Turkey backs Iraq on oil after Kurdish vote
The government of Turkey said it will deal exclusively with the Iraqi government on oil exports after voters in the semi-autonomous Kurdistan Region of Iraq supported independence in a controversial referendum.
Assurance from Turkish Prime Minister Binali Yildirim of support for Baghdad followed threats before the vote to close the pipeline that carries crude oil from Iraqi Kurdistan across Turkey to Ceyhan on the Mediterranean.
About 72% of eligible voters participated in the referendum on the 25th September, which supported negotiations leading to separation from Iraq by nearly 93%.
Mr Yildirim told Iraqi Prime Minister Haidar al-Abadi in a telephone conversation on the 28th September that Turkey would deal only with Iraq on exports and that Iraq had “support of his country for all decisions.”
Shutdown of the pipeline across Turkey would block shipment of as much as 650,000 b/d of crude, sales of which are crucial to Iraqi Kurdistan.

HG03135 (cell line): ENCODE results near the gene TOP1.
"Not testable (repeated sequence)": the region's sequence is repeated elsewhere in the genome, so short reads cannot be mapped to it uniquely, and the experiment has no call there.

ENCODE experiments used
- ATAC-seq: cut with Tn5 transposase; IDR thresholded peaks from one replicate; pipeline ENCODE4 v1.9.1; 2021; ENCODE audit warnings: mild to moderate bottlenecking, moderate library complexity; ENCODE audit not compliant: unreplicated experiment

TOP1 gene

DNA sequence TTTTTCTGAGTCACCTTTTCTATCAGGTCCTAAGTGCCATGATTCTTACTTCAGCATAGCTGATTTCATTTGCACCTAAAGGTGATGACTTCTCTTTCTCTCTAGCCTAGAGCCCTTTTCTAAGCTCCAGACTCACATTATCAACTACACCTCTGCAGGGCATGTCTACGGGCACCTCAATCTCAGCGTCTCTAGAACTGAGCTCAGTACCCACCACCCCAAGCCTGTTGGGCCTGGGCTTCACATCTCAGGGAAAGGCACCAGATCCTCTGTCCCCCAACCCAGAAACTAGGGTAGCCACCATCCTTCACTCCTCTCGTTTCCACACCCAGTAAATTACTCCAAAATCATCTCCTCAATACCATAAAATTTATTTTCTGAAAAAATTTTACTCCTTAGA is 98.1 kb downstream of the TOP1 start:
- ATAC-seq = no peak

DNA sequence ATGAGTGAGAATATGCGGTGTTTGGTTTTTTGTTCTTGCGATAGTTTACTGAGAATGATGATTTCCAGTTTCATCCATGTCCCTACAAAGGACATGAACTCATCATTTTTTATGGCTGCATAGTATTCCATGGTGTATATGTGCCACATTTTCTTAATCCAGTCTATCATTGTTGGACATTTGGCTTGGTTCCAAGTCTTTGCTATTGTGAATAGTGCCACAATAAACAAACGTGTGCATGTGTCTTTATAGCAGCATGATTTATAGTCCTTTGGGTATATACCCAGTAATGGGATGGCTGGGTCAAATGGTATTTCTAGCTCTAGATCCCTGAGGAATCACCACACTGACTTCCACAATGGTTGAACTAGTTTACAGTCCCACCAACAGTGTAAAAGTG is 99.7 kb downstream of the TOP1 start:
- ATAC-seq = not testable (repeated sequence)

The Kurdish Regional Government, debts of which have grown to an estimated US$20 billion during the three-year slump in crude-oil prices, lists the absence of revenue-sharing promised in the Iraqi constitution among its grievances against Baghdad.
Meanwhile on the 27th September, the Iraqi parliament said Abadi should use military force to reclaim the region around giant Kirkuk oil field in northern Iraq.
Kurdish Peshmerga forces have controlled the city of Kirkuk and surrounding areas since 2014, when they defeated Islamic State insurgents after soldiers of the Iraqi military fled.
The Iraqi segment of the northern export pipeline between Kirkuk and the Turkish border is idle. But two other pipelines now connect Kurdish oil fields with the pipeline at Fishkhabur on the border.
Turkey and the central Iraqi government were joined in their opposition to the referendum by Iran. Turkey and Iran have large Kurdish populations and histories of clashes with Kurdish militants.
The United Nations also opposed the referendum.